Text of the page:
Walt, recently took over a fleet of boats for his client and wanted to revitalize this 2015 23' Shearwater, which had significant oxidization issues on the hull, gunwales and hard top. As a local, he has met us at the various boat shows here in South Florida and continually kept hearing about the strong performance of our ceramic boat coating.
Considering the necessity for extensive restoration work before applying the ceramic boat coating, Walt and the owner decided to move forward with us completing the application.
This case study will be informative for any boat owner, detailer and/or marina who would like to understand the level of effort is required to complete a ceramic boat coating. And, that each boat presents their unique challenges and the requirement to make the best of it.
- Boat Brand:
- Boat Year:
- Length Overall:
- Ceramic Coating To:
- Hull (waterline & up), transom, gunwales, all of the flat fiberglass on the top side and non-skid
- Completion Time:
- 62 hours
- West Palm Beach, FL
Considering this Shearwater is only a few years old, it presented a number of challenges during the prep stages. We are commonly asked about a sure-fire process to prepping boats and the unfortunate nature is that each boat is different and presents unique challenges. As such, we like to describe it as figuring out a puzzle.
And, did this Shearwater cause a few head scratches to figure out the puzzle.
As shown, in the photos below, during the initial walk through with Walt, majority of the high sun exposed areas of the boat had extremely low gloss meter readings with the lowest registering 2 on the hard top. Whereas, other areas like the hull and gunwales ranging from 6 - 9.
During our in-person inspections, we use our gloss meter to provide us with a numerical value of the shine off the surface. Factory new gel coat will typically register between 82 - 88 on the gloss meter. Whereas, with this oxidized hull and top sides, the gloss meter readings registered as low as 2.
Due to the heavy oxidization and extremely low gloss meter readings, we knew numerous prep steps would be required in order to bring the boat back to life before applying our ceramic boat coating.
Typically, in similar instances, we anticipated that several steps of heavy compound with a wool pad, then downgrading to soft foam pad with polishes would be able to get the shine and consistent finish we set our standard to.
However, as you will read about below...that wasn't the case.
High Gloss or Consistent Finish
During the preparation steps before applying the ceramic boat coating, our goal is to get the gloss meter readings as high as possible and to remove as many surface imperfections as possible (key note - any swirls marks).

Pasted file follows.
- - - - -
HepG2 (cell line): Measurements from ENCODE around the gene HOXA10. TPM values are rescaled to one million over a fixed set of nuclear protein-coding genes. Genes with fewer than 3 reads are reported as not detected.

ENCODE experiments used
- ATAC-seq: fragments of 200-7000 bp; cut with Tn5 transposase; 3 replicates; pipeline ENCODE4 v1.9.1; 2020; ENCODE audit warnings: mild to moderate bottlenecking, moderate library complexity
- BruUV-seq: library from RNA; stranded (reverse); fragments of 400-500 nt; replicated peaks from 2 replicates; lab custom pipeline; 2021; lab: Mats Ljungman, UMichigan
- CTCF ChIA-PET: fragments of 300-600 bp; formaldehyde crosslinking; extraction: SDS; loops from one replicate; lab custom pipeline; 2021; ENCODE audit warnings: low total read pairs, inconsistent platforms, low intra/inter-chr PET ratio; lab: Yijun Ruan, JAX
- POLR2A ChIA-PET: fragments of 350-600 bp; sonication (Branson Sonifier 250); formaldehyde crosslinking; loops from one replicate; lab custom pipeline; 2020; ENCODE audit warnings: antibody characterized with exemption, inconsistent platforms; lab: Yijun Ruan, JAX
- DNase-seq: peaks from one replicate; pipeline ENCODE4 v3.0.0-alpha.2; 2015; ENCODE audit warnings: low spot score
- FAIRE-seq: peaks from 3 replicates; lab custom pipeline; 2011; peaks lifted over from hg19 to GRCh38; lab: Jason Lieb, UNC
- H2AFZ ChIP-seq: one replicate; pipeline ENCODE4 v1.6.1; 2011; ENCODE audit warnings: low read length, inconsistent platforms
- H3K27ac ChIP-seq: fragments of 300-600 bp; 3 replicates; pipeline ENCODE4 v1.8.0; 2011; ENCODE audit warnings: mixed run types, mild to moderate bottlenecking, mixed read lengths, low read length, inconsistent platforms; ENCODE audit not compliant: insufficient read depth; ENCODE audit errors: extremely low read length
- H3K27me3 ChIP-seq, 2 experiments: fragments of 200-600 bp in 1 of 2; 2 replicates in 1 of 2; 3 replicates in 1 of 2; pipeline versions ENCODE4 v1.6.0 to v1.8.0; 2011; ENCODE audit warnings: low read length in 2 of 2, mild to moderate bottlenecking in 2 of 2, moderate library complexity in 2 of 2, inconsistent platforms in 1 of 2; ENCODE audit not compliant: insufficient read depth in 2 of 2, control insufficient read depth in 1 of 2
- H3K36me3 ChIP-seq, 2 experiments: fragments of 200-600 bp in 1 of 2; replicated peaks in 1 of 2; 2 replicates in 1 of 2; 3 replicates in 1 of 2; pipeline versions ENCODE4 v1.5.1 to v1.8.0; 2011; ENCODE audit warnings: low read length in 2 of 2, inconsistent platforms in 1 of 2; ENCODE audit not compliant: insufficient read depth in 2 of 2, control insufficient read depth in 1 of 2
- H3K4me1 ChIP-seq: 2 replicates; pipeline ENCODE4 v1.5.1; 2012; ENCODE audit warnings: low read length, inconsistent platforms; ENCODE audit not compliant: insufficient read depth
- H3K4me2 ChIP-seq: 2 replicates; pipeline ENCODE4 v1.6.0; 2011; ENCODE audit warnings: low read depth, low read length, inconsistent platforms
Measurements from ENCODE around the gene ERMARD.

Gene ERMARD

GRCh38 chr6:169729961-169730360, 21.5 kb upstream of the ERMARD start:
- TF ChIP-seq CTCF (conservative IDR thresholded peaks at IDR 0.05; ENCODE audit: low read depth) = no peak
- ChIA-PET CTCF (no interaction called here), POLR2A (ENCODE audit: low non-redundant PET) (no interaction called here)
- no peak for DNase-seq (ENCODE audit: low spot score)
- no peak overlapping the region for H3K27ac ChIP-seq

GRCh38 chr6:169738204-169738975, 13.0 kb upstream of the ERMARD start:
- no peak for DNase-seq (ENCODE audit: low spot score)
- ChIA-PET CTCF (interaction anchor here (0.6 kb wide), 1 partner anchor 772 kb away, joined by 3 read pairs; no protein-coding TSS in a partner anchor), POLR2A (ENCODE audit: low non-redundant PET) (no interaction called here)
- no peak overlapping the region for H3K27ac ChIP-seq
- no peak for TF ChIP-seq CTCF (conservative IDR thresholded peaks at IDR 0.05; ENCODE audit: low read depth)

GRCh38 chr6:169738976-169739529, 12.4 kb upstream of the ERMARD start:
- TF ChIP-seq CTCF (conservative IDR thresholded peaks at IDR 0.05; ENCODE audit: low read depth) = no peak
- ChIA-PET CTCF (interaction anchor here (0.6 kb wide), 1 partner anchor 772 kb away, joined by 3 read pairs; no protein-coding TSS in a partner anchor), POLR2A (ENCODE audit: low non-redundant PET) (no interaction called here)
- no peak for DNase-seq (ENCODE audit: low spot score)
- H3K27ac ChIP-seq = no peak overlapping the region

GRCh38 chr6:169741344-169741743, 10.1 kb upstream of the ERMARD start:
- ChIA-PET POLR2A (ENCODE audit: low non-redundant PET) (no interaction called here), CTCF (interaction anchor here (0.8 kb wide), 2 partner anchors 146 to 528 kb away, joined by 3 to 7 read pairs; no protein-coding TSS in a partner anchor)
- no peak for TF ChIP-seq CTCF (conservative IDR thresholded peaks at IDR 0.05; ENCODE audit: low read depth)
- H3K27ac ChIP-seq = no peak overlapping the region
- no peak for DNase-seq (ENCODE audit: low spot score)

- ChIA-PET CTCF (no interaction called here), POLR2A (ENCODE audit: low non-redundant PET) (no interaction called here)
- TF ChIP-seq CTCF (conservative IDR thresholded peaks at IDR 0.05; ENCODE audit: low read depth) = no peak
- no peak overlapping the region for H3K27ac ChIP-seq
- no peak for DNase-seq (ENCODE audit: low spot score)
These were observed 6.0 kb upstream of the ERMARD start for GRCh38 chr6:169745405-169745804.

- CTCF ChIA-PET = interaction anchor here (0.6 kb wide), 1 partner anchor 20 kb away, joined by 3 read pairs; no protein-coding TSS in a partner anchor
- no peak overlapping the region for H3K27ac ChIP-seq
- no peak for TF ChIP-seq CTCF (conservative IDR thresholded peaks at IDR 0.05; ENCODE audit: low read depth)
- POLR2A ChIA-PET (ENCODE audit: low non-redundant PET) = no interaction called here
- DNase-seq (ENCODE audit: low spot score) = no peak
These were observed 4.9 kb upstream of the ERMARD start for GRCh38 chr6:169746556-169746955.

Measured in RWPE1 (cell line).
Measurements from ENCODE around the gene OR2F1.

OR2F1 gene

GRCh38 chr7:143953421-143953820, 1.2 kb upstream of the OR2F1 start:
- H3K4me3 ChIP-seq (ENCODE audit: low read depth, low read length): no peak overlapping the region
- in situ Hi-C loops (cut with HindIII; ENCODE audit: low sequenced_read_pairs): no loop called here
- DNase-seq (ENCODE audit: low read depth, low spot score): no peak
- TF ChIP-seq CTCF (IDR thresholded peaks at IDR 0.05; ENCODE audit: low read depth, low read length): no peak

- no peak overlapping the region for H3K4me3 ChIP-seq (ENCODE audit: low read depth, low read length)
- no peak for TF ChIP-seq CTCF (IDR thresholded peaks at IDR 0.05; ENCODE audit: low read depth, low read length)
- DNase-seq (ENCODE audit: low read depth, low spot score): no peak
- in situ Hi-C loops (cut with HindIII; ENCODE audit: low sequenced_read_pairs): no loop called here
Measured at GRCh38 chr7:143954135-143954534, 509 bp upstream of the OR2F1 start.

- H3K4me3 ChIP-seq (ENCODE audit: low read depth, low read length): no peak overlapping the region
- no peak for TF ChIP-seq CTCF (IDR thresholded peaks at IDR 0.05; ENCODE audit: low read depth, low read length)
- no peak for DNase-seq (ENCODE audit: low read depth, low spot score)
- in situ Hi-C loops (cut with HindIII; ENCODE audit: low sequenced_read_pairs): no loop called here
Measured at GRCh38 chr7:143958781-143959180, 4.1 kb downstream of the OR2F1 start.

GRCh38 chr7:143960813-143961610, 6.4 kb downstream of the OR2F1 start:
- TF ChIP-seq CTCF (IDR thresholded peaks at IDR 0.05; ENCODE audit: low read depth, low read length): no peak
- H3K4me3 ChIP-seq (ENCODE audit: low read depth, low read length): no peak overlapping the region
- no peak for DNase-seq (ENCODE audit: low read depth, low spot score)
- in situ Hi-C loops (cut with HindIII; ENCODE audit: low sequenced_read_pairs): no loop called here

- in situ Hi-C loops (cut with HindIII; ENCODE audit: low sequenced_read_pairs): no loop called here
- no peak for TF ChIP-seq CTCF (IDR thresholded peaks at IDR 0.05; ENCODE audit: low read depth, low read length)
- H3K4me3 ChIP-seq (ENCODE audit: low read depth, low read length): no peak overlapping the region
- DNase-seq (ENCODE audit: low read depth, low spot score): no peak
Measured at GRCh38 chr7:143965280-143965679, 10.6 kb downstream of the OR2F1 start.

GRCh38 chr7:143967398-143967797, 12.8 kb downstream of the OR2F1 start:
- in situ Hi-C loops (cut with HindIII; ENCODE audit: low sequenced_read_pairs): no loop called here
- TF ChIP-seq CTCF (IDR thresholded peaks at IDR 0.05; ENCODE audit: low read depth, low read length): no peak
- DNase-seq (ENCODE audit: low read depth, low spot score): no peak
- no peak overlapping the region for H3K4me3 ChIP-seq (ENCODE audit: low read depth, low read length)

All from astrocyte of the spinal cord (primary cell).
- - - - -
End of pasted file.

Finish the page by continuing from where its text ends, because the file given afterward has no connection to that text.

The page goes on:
The first several buffing steps included the use of a Makita buffer, wool pad and heavy compound to help remove the oxidization from the surface. For our projects, we start with a heavy abrasive and slowly move towards the lesser abrasives, such as a Rupes polisher with a soft foam pad and polish.
What happened with this Shearwater was unique by using a foam pad and polish on the surface, we dulled the finish and could not even get the gloss meter readings into the 70's, let alone the 80's as we typically require.
This is when the fun started as we attempted numerous different combinations of pads, compounds, polishes, buffers and even wet sanding to determine the best finish on the boat.
PRO TIP - Complete several test spots across the boat to ensure the best finish before starting all of your buffing
As a result of these challenges, we found the following steps gave the best finish;
1). One buffing step with heavy compound and a wool pad
2). One buffing step with medium grade compound and a wool pad
3). One buffing step with medium grade compound and medium foam pad (Rupes)
4). Sterilize the hull with Surface Wipe
5). Apply two coats of ceramic boat coating
6). Apply third coat of ceramic boat coating to the highly sun exposed areas, such as the hard top and gunwales.
Decided Consistent Finish Over High Gloss
Throughout the prep process, we noted the highest gloss meter readings were registering after using the wool pad and medium grade compound. However, noticeable swirls marks were showing in the surface.
Considering that by applying the ceramic boat coating, it is essentially locking down the surface and would not hide the swirl marks.
Therefore, we decided for a finish that had lower gloss meter readings, but did not show any swirls marks in the surface. One of the advantages to this approach, is the boat had more of a consistent and clear finish throughout.
During the walk through with Captain Walt, he was happy with the decision as most boat owners get quite annoyed seeing swirl marks in the surface.